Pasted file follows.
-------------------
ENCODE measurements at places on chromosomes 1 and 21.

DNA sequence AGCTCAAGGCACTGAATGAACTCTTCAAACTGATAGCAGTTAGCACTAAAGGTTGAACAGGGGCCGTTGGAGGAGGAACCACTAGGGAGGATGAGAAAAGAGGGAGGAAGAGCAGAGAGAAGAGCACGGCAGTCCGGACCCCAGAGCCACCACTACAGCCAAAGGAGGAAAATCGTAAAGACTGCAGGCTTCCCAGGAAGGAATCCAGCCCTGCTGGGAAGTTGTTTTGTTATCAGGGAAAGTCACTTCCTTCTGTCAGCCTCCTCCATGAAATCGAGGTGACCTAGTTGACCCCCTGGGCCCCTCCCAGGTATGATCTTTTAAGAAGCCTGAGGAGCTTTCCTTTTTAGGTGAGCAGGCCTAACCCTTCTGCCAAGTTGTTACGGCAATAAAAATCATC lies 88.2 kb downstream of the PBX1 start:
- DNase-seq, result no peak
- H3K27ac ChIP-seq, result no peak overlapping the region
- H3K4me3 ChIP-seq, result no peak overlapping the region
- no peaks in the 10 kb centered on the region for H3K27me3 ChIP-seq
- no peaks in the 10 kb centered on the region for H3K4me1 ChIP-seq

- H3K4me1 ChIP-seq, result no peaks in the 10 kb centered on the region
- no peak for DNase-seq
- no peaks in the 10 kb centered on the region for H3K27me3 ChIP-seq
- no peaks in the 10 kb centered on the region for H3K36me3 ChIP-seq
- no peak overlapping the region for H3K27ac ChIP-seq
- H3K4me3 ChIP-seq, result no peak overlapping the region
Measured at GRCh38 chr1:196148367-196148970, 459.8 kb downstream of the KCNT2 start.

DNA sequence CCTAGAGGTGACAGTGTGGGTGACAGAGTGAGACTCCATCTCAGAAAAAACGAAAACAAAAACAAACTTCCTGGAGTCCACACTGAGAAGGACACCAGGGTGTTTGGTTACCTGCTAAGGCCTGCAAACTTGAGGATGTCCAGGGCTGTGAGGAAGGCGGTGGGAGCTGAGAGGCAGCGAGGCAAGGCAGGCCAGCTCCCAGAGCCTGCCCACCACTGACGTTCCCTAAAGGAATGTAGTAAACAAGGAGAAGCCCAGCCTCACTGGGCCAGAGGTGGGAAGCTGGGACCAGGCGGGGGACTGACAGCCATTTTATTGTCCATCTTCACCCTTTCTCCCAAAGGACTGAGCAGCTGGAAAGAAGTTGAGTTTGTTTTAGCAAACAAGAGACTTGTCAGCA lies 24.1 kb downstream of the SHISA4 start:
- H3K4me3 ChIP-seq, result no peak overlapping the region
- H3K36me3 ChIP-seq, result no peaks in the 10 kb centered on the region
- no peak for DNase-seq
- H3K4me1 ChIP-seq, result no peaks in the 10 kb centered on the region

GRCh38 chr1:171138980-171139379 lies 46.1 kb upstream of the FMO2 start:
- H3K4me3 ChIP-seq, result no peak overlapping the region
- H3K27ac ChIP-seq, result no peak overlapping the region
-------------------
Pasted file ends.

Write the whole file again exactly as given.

ENCODE measurements at places on chromosomes 1 and 21.

DNA sequence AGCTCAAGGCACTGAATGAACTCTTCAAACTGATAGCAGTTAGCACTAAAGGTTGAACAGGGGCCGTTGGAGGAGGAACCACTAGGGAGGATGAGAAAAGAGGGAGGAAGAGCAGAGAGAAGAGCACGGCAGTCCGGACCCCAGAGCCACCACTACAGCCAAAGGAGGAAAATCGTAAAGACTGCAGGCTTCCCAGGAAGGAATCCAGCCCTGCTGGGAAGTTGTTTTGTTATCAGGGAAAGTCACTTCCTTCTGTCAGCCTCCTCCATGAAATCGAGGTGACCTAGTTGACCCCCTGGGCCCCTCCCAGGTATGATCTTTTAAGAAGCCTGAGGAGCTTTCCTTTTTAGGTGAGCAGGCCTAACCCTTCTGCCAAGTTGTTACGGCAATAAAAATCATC lies 88.2 kb downstream of the PBX1 start:
- DNase-seq, result no peak
- H3K27ac ChIP-seq, result no peak overlapping the region
- H3K4me3 ChIP-seq, result no peak overlapping the region
- no peaks in the 10 kb centered on the region for H3K27me3 ChIP-seq
- no peaks in the 10 kb centered on the region for H3K4me1 ChIP-seq

- H3K4me1 ChIP-seq, result no peaks in the 10 kb centered on the region
- no peak for DNase-seq
- no peaks in the 10 kb centered on the region for H3K27me3 ChIP-seq
- no peaks in the 10 kb centered on the region for H3K36me3 ChIP-seq
- no peak overlapping the region for H3K27ac ChIP-seq
- H3K4me3 ChIP-seq, result no peak overlapping the region
Measured at GRCh38 chr1:196148367-196148970, 459.8 kb downstream of the KCNT2 start.

DNA sequence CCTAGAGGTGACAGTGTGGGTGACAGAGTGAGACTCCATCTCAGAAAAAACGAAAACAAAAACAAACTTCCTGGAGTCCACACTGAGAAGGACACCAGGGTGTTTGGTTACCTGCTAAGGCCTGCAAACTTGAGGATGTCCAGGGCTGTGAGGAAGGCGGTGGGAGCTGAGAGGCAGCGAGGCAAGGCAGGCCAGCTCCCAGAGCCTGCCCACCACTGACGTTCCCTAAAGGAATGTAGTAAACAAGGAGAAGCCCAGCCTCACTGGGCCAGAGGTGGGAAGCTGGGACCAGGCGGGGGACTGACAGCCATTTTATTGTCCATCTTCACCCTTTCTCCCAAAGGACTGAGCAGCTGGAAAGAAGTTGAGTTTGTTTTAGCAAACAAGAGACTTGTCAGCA lies 24.1 kb downstream of the SHISA4 start:
- H3K4me3 ChIP-seq, result no peak overlapping the region
- H3K36me3 ChIP-seq, result no peaks in the 10 kb centered on the region
- no peak for DNase-seq
- H3K4me1 ChIP-seq, result no peaks in the 10 kb centered on the region

GRCh38 chr1:171138980-171139379 lies 46.1 kb upstream of the FMO2 start:
- H3K4me3 ChIP-seq, result no peak overlapping the region
- H3K27ac ChIP-seq, result no peak overlapping the region